Li P.,Shanghai JiaoTong University | Yin Z.,Shanghai Key Laboratory of Tissue Engineering | Dou X.-Q.,Shanghai JiaoTong University | Zhou G.,Shanghai Key Laboratory of Tissue Engineering | Feng C.-L.,Shanghai JiaoTong University
ACS Applied Materials and Interfaces | Year: 2014

A convenient three-dimensional cell culture was developed by employing high swelling property of hybrid hydrogels coassembled from C2-phenyl- based supermolecular gelators and sodium hyaluronate. Imaging and spectroscopic analysis by scanning electron microscopy (SEM), atomic force microscopy (AFM), transform infrared (FT-IR) spectra confirm that the hybrid gelators can self-assemble into nanofibrous hydrogel. The high swelling property of dried gel ensures cell migration and proliferation inside bulk of the hydrogels, which provides a facial method to study disease models, the effect of drug dosages, and tissue culture in vitro. © 2014 American Chemical Society.


Zheng R.,Shanghai Key Laboratory of Tissue Engineering | Duan H.,Shanghai Key Laboratory of Tissue Engineering | Xue J.,Wenzhou Medical College | Liu Y.,Shanghai Key Laboratory of Tissue Engineering | And 8 more authors.
Biomaterials | Year: 2014

Scaffolds play an important role in directing three-dimensional (3-D) cartilage regeneration. Our recent study reported the potential advantages of electrospun gelatin/polycaprolactone (GT/PCL) membranes in regenerating 3-D cartilage. However, it is still unknown whether the changes of GT/PCL ratio have significant influence on 3-D cartilage regeneration. To address this issue, the current study prepared three kinds of electrospun membranes with different GT/PCL ratios (70:30, 50:50, 30:70). Adhesion and proliferation of chondrocytes on the membranes were examined to evaluate biocompatibility of the membranes. Cartilage with different 3-D shapes was engineered to further evaluate the influences of GT/PCL ratio on cartilage regeneration. The current results demonstrated that all the membranes with different GT/PCL ratios presented good biocompatibility with chondrocytes. Nevertheless, the high PCL content in the membranes significantly hampered early 3-D cartilage formation at 3 weeks invivo. Unexpectedly, at 12 weeks, all the cylinder-shaped constructs formed mature cartilage-like tissue with no statistical differences among groups. To our surprise, ear-shaped cartilage regeneration obtained quite different results again: the high PCL content completely disrupted cartilage regeneration even at 12 weeks, and only the least PCL content group formed homogeneous and continuous cartilage with a satisfactory shape and elasticity similar to human ear. All these results indicated that the high PCL content was unfavorable for 3-D cartilage regeneration, especially for the cartilage with a complicated shape, and that GT/PCL 70:30 might be a relatively suitable ratio for ear-shaped cartilage regeneration. The research models established in the current study provide detailed information for cartilage and other tissue regeneration based on electrospun GT/PCL membranes. © 2013 Elsevier Ltd.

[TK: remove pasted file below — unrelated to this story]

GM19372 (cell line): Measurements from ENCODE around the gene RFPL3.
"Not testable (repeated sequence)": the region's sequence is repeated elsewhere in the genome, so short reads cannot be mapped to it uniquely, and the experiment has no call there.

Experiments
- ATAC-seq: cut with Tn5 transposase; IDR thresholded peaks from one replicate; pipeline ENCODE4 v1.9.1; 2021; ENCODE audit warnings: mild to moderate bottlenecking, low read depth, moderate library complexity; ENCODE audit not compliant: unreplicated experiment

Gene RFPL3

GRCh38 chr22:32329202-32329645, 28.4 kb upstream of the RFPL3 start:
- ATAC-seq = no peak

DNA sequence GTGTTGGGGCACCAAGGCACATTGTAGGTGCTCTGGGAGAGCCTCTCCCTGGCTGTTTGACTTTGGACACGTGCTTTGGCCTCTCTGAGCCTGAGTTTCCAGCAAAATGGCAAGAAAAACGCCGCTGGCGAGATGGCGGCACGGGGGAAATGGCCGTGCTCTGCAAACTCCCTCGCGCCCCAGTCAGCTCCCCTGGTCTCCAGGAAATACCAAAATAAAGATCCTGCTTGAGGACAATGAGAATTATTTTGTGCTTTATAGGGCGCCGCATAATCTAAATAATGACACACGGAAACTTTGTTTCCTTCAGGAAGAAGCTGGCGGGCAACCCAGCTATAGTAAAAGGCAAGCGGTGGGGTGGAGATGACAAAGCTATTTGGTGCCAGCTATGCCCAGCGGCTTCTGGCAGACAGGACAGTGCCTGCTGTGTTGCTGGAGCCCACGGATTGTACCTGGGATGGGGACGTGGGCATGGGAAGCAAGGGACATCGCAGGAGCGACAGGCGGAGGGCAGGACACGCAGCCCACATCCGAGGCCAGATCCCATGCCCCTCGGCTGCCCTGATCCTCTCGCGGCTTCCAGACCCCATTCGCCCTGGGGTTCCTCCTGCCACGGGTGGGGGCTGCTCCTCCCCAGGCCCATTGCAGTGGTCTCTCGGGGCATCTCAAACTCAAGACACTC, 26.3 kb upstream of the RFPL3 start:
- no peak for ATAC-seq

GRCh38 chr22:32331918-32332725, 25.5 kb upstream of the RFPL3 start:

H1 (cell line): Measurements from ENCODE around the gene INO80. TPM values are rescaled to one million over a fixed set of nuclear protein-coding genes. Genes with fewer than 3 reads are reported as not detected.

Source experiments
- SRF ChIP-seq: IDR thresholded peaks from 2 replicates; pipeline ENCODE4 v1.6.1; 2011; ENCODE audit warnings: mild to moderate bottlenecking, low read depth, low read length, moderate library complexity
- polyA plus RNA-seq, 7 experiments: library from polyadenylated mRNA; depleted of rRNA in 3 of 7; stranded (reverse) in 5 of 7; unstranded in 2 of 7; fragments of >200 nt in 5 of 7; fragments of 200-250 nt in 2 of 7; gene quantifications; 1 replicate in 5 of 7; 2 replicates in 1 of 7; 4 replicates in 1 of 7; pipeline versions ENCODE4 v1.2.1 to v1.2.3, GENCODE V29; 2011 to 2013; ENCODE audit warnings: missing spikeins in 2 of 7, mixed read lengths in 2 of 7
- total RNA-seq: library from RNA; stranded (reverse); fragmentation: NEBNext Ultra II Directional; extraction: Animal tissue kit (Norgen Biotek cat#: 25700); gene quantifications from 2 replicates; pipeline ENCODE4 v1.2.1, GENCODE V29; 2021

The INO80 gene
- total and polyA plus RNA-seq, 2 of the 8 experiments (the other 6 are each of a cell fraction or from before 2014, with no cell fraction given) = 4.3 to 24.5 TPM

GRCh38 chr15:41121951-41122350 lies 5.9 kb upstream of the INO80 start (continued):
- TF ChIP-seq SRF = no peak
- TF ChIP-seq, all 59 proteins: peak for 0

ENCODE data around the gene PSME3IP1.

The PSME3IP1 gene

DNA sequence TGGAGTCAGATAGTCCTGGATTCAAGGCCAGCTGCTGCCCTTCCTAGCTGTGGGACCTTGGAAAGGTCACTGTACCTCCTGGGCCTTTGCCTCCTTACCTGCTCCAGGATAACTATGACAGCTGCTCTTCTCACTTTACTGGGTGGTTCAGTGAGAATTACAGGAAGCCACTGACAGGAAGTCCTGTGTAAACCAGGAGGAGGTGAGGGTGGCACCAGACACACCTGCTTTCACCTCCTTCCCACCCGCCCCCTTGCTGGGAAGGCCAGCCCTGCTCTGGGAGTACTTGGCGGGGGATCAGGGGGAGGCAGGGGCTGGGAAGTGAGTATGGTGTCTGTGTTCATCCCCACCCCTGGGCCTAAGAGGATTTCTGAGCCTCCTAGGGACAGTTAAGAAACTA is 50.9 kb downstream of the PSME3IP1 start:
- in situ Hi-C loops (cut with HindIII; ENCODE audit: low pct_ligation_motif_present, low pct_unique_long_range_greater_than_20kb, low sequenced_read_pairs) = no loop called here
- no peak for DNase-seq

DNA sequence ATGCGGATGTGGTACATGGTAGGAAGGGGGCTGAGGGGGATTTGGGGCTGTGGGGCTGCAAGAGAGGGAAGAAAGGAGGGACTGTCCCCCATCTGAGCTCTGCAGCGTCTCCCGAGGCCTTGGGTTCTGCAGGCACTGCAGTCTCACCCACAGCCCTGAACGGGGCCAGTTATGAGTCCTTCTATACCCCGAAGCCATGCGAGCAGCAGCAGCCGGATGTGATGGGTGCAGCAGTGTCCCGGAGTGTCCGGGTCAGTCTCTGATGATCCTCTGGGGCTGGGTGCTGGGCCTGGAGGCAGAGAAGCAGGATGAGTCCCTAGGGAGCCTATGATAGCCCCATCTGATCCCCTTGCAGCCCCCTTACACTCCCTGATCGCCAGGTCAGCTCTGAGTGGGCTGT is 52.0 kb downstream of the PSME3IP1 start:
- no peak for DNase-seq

Deng D.,Shanghai Key Laboratory of Tissue Engineering | Wang W.,Shanghai Key Laboratory of Tissue Engineering | Wang B.,Shanghai Key Laboratory of Tissue Engineering | Zhang P.,Donghua University | And 4 more authors.
Biomaterials | Year: 2014